The Invitae Thrombocytopenia-Absent Radius Syndrome Test analyzes the RBM8A gene that is associated with thrombocytopenia-absent radius (TAR) syndrome and is the commonly deleted gene in the 1q21.1 microdeletion syndrome. TAR syndrome is characterized by bilateral absence of the radii (thumbs remain present) and transient thrombocytopenia.
Genetic testing of this gene may confirm a diagnosis and help guide treatment and management decisions. Identification of a disease-causing variant can inform recurrence-risk assessment and genetic counseling.
TAR syndrome is a congenital malformation disorder characterized by bilateral absence of the radii (thumbs remain present) and transient thrombocytopenia. Thrombocytopenia is usually congenital or develops in the first few weeks of life, and often decreases with age. There is a risk of gastrointestinal and intra-cerebral bleeding in the first few years of life. Intolerance to cow’s milk is common and may exacerbate thrombocytopenia. Intellect is usually normal. Other abnormalities include additional skeletal anomalies of the upper and lower limbs, characteristic facial features, cardiac anomalies and genitourinary anomalies. TAR is most often caused by the loss of the many genes within chromosome 1q21.1, including RBM8A and more rarely by pathogenic sequence variants in RBM8A.
RBM8A is currently the only gene known to cause autosomal recessive TAR syndrome. Most individuals with TAR syndrome have at least a 200-kb contiguous gene deletion including the RBM8A gene and a second pathogenic variant on the other allele.
TAR syndrome is inherited in an autosomal recessive manner.
Penetrance appears to be complete in individuals with two pathogenic variants in RBM8A. However, incomplete penetrance has been reported (PMID: 17236129).
The prevalence of TAR syndrome is estimated to be 1:200,000 to 1:100,000.
This test could be considered for individuals with bilateral absence of the radii with presence of both thumbs and thrombocytopenia.
Invitae is a College of American Pathologists (CAP)-accredited and Clinical Laboratory Improvement Amendments (CLIA)-certified clinical diagnostic laboratory performing full-gene sequencing and deletion/duplication analysis using next-generation sequencing technology (NGS).
Our sequence analysis covers clinically important regions of each gene, including coding exons, +/- 10 base pairs of adjacent intronic sequence in the transcript listed below. In addition, analysis covers the select non-coding variants specifically defined in the table below. Any variants that fall outside these regions are not analyzed. Any specific limitations in the analysis of these genes are also listed in the table below.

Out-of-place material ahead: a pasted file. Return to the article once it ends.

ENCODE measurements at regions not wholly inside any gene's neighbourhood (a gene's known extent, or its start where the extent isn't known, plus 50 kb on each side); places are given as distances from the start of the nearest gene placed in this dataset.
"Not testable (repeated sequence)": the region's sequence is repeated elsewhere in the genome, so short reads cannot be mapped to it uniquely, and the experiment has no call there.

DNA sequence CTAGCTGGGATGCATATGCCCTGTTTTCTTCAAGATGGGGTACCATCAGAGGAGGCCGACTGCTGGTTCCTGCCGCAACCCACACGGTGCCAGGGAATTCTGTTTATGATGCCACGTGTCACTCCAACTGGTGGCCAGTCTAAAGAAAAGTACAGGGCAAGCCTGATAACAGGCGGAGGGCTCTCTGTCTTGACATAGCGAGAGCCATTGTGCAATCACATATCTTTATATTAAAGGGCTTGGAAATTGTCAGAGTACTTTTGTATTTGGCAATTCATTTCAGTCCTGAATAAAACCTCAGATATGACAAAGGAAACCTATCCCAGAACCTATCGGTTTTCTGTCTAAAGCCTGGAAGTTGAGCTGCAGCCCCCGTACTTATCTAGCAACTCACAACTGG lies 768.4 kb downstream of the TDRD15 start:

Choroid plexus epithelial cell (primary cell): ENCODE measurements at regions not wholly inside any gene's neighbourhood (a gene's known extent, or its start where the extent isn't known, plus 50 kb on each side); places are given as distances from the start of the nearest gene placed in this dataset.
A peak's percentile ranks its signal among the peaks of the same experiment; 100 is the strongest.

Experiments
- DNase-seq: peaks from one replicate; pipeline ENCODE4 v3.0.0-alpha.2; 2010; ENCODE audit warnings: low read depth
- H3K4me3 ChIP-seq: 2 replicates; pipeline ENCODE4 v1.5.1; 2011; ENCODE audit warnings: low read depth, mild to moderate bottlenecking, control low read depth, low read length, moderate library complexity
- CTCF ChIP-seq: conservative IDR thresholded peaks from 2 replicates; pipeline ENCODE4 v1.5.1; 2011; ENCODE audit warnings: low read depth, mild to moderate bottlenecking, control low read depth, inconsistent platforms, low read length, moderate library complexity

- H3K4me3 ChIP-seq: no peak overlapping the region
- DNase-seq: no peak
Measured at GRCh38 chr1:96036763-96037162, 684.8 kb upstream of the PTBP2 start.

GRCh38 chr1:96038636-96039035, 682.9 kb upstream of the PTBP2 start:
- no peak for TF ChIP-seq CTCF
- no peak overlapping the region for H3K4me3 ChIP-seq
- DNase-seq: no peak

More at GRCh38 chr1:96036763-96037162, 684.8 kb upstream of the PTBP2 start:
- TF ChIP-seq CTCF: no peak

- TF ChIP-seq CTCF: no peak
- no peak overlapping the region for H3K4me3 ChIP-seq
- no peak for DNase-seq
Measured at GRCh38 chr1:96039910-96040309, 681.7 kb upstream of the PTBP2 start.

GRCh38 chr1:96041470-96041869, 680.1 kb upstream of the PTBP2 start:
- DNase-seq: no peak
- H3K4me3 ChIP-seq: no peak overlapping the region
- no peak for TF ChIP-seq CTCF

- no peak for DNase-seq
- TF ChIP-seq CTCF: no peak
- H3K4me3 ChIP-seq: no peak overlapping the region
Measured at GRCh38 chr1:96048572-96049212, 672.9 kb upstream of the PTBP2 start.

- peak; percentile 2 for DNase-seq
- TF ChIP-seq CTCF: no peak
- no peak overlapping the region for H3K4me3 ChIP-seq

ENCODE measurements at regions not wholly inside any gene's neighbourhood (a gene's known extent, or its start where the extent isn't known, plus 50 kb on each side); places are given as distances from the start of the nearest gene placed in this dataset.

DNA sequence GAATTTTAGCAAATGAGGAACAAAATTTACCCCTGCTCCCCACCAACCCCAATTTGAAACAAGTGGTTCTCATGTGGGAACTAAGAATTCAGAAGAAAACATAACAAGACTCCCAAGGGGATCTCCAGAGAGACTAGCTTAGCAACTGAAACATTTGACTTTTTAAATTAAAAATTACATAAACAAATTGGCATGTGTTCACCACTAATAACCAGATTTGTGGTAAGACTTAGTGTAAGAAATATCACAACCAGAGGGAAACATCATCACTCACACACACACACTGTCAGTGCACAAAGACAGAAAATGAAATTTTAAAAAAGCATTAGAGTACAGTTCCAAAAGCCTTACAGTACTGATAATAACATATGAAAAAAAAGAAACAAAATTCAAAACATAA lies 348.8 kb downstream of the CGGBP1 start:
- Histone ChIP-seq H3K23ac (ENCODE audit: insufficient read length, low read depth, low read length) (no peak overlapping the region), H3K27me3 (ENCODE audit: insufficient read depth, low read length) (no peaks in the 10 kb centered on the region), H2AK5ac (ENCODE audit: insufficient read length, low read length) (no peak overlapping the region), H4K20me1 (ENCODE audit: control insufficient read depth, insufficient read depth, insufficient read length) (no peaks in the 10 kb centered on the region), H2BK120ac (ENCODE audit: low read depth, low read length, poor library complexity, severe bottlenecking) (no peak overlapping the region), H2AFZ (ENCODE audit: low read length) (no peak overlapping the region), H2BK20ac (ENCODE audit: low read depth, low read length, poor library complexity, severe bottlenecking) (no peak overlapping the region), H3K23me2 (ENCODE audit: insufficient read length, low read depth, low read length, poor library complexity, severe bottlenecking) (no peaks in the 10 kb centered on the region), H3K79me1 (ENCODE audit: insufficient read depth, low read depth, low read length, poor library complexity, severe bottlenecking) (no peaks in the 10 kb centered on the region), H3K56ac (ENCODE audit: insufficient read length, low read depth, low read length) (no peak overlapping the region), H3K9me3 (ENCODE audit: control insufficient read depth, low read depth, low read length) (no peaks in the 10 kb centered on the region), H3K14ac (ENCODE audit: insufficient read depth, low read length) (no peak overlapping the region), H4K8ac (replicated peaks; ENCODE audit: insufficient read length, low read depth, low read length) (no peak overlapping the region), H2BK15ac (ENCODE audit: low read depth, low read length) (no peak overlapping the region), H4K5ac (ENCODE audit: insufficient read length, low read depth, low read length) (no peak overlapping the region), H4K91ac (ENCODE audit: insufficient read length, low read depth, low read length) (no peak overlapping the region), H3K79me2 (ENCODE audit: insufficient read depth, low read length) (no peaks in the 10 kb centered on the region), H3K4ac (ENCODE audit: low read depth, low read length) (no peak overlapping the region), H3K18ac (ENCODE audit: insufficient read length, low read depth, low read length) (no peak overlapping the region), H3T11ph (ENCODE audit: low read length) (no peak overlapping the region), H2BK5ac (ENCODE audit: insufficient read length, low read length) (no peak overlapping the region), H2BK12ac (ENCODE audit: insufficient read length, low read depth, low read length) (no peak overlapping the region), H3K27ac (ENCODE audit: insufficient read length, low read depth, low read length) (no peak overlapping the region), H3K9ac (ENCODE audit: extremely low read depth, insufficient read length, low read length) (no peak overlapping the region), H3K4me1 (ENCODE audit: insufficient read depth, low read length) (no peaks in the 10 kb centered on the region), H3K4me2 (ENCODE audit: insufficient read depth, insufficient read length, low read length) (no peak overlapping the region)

Based on validation study results, this assay achieves >99% analytical sensitivity and specificity for single nucleotide variants, insertions and deletions <15bp in length, and exon-level deletions and duplications. Invitae's methods also detect insertions and deletions larger than 15bp but smaller than a full exon but sensitivity for these may be marginally reduced. Invitae’s deletion/duplication analysis determines copy number at a single exon resolution at virtually all targeted exons. However, in rare situations, single-exon copy number events may not be analyzed due to inherent sequence properties or isolated reduction in data quality. Certain types of variants, such as structural rearrangements (e.g. inversions, gene conversion events, translocations, etc.) or variants embedded in sequence with complex architecture (e.g. short tandem repeats or segmental duplications), may not be detected. Additionally, it may not be possible to fully resolve certain details about variants, such as mosaicism, phasing, or mapping ambiguity. Unless explicitly guaranteed, sequence changes in the promoter, non-coding exons, and other non-coding regions are not covered by this assay. Please consult the test definition on our website for details regarding regions or types of variants that are covered or excluded for this test. This report reflects the analysis of an extracted genomic DNA sample. In very rare cases, (circulating hematolymphoid neoplasm, bone marrow transplant, recent blood transfusion) the analyzed DNA may not represent the patient's constitutional genome.
|Gene||Transcript reference||Sequencing analysis||Deletion/Duplication analysis|
RBM8A: Analysis includes the non-coding variants NM_005105.4:c.-21G>A and c.67+32G>C.